On Tuesday, House Intelligence Committee Chairman Adam Schiff (D-Calif.) issued a criminal referral to the Justice Department for Erik Prince. Notably, Prince is one of Donald Trump‘s allies and the founder of a military contracting firm.

Schiff’s referral was based on evidence indicating Prince had lied to Congress. In his letter to Attorney General William Barr, Schiff discussed how Prince was not forthcoming with the House Intelligence Committee, purposely misleading them and impairing their ability to investigate Russian influence in the 2016 election.

Continuing, Schiff explained how Robert Mueller‘s report revealed discrepancies between Prince’s Nov. 2017 testimony before the committee and his interview with the special counsel. Schiff pointed out six discrepancies between Prince’s two accounts, which concern his efforts to set up a back channel between Trump’s transition team and Russia, something Prince denied. One specific incident Schiff cited was Prince’s Jan. 2017 meeting with a Russian banker, who’s reportedly a close associate of Vladimir Putin‘s.

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During his 2017 testimony before the committee, Prince asserted that did not hold an “official or, really, unofficial role” within Trump’s team, claiming his presence in Trump’s orbit was mainly relegated to penning unsolicited policy papers, donating money and visiting an odd fundraiser. Then-Rep. Tom Rooney (R-Fla.) asked, “So there was no other formal communications or contact with the campaign?” Prince succinctly replied, “Correct.”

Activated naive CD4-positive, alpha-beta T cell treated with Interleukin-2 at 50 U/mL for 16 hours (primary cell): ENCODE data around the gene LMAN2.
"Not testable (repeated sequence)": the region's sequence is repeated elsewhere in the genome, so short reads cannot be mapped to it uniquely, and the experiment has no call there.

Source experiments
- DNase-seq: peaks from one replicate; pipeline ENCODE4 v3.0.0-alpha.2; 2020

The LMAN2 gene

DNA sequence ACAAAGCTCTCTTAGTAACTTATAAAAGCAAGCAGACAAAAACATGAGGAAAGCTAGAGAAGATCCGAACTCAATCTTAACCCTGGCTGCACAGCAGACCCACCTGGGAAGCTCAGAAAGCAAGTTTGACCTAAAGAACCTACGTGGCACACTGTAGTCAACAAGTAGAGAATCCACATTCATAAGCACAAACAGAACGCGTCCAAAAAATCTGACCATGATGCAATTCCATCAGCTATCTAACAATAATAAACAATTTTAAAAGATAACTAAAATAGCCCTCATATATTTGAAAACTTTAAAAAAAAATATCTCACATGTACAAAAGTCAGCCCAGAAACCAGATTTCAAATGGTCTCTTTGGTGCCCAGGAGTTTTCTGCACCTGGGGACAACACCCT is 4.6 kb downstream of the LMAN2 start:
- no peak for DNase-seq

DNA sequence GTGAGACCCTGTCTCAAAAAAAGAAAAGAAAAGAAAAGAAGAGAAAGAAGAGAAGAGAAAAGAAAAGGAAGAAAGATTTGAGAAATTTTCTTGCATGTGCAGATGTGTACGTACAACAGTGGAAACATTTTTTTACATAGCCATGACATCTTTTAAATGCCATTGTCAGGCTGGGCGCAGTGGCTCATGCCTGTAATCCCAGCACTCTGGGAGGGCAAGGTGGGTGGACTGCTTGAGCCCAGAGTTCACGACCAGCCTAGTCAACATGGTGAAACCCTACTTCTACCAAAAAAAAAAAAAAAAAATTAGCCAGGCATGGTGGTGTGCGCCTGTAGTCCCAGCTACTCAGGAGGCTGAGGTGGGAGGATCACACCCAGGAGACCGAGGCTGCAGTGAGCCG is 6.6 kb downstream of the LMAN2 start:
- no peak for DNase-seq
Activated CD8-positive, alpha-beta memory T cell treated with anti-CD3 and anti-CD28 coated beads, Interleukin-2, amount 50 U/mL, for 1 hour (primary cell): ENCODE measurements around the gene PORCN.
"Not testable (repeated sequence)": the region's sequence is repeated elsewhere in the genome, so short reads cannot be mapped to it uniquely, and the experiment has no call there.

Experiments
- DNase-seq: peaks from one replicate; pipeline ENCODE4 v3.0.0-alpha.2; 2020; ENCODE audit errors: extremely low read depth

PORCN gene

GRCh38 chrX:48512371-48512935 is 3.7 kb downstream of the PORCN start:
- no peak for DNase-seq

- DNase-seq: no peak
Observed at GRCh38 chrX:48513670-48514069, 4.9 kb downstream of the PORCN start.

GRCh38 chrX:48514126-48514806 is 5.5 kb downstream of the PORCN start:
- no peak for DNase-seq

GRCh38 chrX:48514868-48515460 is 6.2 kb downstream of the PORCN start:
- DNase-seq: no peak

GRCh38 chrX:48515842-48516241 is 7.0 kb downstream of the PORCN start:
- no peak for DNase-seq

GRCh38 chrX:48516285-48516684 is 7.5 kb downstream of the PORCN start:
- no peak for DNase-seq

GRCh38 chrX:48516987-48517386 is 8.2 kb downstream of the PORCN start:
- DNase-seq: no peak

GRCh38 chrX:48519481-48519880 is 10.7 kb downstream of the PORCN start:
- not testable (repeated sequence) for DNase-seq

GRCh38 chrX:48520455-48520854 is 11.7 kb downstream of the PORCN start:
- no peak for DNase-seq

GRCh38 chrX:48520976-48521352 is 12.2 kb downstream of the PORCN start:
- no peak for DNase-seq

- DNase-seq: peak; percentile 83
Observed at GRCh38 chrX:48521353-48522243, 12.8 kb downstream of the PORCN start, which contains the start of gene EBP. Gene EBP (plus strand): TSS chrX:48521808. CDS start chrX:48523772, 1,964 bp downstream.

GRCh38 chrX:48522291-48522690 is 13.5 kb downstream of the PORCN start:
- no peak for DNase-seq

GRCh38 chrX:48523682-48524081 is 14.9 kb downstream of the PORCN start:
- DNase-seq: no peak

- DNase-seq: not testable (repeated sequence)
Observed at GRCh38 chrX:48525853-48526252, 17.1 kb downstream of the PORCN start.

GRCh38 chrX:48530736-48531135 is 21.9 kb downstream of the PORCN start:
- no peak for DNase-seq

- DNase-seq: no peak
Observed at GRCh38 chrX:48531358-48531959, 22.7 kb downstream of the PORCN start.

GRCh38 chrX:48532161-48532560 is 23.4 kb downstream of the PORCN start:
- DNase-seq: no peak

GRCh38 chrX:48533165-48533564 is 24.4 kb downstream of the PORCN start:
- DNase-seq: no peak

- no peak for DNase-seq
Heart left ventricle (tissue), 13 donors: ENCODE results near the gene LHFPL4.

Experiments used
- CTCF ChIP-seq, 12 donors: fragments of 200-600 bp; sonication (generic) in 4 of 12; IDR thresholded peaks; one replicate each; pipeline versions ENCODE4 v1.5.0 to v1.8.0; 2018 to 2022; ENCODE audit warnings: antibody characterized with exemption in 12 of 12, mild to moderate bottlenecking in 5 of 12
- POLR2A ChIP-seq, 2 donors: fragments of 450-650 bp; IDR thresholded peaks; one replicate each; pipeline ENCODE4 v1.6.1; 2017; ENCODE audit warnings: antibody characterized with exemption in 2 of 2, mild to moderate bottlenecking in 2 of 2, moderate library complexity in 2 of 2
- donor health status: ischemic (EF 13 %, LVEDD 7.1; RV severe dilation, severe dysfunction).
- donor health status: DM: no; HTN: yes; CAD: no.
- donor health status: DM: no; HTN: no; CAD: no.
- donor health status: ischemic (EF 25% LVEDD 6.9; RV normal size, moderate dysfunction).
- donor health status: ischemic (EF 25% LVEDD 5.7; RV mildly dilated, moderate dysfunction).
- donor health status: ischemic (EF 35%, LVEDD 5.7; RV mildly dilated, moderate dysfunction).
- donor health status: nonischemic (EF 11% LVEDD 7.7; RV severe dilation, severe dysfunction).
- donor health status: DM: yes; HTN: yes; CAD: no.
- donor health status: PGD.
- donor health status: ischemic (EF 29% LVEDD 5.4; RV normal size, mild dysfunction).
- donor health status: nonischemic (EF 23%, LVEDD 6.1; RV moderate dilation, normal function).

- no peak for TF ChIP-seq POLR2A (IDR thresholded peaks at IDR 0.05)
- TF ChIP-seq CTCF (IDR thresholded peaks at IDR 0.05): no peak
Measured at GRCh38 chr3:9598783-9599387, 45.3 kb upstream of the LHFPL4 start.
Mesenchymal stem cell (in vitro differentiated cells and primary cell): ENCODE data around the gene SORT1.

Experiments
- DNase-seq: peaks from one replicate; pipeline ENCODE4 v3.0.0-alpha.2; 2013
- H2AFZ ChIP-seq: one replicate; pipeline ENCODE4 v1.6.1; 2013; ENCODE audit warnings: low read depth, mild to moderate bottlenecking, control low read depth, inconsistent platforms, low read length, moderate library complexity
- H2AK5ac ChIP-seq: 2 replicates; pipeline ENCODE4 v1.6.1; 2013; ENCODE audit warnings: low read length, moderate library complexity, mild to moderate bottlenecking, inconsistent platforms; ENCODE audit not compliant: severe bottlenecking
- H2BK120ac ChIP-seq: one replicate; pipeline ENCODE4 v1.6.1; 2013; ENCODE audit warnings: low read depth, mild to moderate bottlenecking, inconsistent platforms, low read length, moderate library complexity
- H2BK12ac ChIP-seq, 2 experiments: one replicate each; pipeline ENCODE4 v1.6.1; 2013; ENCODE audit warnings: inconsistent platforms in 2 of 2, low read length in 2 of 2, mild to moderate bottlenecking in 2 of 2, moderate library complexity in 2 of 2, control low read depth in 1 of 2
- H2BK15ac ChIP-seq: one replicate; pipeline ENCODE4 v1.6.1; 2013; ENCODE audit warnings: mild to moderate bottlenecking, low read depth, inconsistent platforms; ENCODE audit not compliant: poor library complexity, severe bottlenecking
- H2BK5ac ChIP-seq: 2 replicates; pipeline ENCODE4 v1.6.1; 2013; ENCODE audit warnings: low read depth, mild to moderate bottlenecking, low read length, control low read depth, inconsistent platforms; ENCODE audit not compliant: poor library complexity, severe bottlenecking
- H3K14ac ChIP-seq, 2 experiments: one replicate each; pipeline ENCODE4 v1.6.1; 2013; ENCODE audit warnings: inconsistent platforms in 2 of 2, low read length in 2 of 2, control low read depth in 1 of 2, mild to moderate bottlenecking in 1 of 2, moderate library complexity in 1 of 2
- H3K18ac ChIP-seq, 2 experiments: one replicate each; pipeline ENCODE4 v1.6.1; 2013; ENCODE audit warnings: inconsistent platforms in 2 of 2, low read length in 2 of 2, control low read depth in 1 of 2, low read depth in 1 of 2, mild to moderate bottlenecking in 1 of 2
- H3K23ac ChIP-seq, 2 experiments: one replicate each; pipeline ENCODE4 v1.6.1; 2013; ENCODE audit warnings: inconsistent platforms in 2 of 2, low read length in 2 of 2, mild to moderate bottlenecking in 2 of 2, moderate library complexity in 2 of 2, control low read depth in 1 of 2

“Mr. Prince’s false statements hindered the Committee’s ability to fully understand and examine foreign efforts to undermine our political process and national security, develop appropriate legislative and policy remedies to counter future malign influence operations targeting campaigns and presidential transitions, and inform the American public, as appropriate,” Schiff said to Barr in his letter.

Matthew L. Schwartz, Prince’s lawyer, has rebutted Schiff’s claims, saying his client fully cooperated with Mueller’s investigation. “There is nothing new here for the Department of Justice to consider, nor is there any reason to question the Special Counsel’s decision to credit Mr. Prince and rely on him in drafting its report,” Schwartz said.